Corley and Lansing have worked in both worlds — each of them, for example, has served as press secretary for a US senator (Bob Corker and Rob Portman, respectively), while Lansing was also communications director at Politico.
They told me they got the idea for The Bridge when Corley moved to San Francisco, and they realized there was an opportunity to create a newsletter that helped people from both industries understand each other — particularly as politics intrudes into tech and vice versa, thanks to issues such as driverless cars.
“DC and SF are very similar cities with highly ambitious people on opposite sides of the continent,” Lansing said. “The problem is, they don’t even understand each other. The Bridge is going to fix that.”
They compared The Bridge to theSkimm, which boils down the day’s news into a newsletter aimed at millennial women. Written by Corley and Lansing (at least for now), The Bridge goes out every Tuesday and Thursday morning and includes a rundown of both political and tech news, conveyed in a friendly style and with links to further coverage.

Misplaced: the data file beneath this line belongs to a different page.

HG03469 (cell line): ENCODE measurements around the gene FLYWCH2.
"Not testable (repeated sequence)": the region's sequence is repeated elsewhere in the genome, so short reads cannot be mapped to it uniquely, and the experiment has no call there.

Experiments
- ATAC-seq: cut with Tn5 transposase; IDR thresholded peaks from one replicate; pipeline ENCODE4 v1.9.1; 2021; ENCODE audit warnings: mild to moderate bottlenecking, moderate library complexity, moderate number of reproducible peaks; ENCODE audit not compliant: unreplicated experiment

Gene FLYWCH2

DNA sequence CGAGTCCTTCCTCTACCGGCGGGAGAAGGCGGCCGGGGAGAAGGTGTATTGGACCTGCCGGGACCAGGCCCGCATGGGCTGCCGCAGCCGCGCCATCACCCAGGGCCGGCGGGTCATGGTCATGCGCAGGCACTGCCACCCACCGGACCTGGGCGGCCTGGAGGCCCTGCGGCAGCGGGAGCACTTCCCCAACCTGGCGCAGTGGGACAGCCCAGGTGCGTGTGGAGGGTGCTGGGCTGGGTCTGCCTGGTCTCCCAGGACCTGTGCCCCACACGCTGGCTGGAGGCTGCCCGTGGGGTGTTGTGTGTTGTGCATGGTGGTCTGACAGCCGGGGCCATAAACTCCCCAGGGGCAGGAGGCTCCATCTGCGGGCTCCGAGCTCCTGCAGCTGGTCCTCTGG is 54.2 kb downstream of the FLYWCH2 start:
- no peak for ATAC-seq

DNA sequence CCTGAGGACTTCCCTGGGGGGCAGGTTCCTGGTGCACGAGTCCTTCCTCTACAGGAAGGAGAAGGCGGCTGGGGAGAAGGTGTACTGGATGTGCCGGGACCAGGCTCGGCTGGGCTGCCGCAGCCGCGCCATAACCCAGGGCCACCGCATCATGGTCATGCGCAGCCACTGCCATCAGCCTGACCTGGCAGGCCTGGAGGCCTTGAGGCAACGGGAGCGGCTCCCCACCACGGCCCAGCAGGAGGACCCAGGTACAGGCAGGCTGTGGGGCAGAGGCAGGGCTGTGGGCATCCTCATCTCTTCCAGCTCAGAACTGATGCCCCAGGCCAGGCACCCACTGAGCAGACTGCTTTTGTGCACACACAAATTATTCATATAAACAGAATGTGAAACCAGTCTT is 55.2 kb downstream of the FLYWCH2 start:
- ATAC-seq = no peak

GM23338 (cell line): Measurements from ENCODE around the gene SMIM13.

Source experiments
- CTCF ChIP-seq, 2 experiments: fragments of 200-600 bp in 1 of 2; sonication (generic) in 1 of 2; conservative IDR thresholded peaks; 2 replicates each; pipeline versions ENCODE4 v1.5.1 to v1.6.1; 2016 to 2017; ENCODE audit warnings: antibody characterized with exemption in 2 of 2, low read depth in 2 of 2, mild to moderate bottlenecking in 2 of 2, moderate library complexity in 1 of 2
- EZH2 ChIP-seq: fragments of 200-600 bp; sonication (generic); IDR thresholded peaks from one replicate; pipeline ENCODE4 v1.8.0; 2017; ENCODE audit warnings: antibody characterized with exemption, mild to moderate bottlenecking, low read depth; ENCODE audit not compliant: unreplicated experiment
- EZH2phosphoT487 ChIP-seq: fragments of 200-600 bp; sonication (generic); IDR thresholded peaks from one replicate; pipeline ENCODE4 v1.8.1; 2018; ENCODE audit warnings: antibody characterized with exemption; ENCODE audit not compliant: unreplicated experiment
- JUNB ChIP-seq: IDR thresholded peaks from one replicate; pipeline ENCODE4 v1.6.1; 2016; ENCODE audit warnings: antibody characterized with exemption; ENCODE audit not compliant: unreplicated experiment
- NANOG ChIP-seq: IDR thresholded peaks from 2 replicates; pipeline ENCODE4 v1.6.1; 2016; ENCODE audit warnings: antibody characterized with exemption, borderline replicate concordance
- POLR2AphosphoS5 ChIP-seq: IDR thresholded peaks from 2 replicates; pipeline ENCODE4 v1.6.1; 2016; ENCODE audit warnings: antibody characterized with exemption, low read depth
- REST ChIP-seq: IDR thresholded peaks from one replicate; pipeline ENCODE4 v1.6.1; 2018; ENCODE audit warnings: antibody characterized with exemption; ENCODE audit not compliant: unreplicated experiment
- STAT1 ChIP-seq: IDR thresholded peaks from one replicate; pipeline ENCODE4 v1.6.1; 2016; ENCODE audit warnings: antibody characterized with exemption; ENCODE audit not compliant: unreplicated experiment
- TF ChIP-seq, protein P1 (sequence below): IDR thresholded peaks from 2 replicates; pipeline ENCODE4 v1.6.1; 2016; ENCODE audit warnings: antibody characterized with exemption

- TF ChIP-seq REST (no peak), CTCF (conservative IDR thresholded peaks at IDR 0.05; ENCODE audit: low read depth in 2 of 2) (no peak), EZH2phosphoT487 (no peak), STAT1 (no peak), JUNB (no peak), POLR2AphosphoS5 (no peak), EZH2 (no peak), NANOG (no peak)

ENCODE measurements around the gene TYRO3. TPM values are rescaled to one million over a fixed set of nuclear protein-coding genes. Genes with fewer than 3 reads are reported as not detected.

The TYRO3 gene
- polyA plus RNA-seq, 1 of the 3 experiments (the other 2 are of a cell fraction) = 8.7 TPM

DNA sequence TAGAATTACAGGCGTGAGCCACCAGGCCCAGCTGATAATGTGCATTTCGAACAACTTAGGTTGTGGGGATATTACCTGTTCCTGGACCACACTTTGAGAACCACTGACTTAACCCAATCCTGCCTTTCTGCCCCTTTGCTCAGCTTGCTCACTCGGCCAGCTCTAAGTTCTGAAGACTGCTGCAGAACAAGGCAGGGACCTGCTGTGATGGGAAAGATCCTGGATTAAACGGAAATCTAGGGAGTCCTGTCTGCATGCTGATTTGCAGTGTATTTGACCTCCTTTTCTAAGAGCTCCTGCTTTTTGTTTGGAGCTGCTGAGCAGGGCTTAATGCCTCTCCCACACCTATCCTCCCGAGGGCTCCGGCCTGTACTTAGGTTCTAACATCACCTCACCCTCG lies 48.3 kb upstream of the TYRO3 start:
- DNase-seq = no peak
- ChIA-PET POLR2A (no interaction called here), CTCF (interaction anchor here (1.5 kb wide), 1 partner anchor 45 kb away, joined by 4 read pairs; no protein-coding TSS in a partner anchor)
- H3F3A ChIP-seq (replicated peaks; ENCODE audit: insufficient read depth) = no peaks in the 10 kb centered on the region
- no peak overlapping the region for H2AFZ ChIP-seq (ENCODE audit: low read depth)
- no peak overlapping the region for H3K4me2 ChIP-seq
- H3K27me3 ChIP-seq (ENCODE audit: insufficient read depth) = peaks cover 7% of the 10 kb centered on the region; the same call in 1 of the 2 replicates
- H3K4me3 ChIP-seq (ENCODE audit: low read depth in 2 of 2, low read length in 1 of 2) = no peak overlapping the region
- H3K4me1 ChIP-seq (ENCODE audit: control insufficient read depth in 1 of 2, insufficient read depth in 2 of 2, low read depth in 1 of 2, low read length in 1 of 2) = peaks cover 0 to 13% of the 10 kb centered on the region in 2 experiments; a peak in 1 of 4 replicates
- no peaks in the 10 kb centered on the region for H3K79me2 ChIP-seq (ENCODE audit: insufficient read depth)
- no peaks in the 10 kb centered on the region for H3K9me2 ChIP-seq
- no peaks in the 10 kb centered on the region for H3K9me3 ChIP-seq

Corley said the focus is on helping professionals in both industries understand the “cultural nuances”: “We kind of think of it like Veep meets Silicon Valley.” (They also include job postings and event listings.) You can read the most recent newsletter here.
This might seem to be the perfect time to launch something like The Bridge, thanks to all the discussion around the election — except the election saw the defeat of the candidate backed by most of Silicon Valley, and some writers (including me) have argued that the results represent a rejection of many Silicon Valley values.
“If you’re confused by the results of [the election], you need The Bridge that much more,” Lansing countered. She noted that the newsletter is nonpartisan, and said, “Irrespective of who is in the White House these issues that we mentioned are really coming to a head.”